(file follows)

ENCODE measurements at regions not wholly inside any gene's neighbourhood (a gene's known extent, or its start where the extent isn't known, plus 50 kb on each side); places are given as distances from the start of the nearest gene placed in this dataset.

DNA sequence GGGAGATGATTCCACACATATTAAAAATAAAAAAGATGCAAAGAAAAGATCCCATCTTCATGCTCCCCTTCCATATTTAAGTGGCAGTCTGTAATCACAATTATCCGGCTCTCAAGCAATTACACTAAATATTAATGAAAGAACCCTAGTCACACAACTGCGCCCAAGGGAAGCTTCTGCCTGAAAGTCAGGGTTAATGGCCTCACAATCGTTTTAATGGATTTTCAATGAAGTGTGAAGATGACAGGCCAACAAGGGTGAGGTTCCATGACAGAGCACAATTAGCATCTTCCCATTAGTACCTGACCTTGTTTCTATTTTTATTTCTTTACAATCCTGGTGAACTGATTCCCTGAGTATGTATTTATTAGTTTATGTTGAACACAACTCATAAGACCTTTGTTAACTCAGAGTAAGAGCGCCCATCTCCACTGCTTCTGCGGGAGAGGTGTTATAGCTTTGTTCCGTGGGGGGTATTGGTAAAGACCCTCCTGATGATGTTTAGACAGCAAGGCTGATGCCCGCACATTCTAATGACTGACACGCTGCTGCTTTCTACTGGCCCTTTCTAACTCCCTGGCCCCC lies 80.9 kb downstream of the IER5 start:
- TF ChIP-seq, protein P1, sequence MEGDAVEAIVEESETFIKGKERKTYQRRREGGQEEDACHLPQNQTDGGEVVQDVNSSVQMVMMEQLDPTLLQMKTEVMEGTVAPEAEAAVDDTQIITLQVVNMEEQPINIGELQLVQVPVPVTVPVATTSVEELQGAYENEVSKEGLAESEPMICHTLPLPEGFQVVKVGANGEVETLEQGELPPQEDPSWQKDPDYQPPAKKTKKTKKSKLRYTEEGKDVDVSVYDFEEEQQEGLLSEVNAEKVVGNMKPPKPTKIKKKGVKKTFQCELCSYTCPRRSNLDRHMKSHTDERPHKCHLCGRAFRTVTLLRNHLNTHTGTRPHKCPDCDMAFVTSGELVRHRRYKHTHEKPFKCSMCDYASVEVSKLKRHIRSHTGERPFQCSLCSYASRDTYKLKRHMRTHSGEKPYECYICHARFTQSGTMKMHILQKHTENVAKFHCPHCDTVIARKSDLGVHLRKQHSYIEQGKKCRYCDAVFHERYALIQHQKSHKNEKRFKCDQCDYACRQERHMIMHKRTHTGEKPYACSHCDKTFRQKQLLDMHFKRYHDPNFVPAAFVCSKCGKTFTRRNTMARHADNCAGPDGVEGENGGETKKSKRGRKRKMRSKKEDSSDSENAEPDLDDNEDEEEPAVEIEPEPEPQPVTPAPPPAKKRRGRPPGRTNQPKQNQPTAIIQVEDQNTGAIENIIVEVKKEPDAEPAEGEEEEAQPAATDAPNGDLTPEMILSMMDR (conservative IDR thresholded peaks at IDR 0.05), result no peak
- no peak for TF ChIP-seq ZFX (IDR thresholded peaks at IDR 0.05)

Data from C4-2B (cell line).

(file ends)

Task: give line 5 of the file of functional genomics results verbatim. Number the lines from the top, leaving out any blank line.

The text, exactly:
Data from C4-2B (cell line).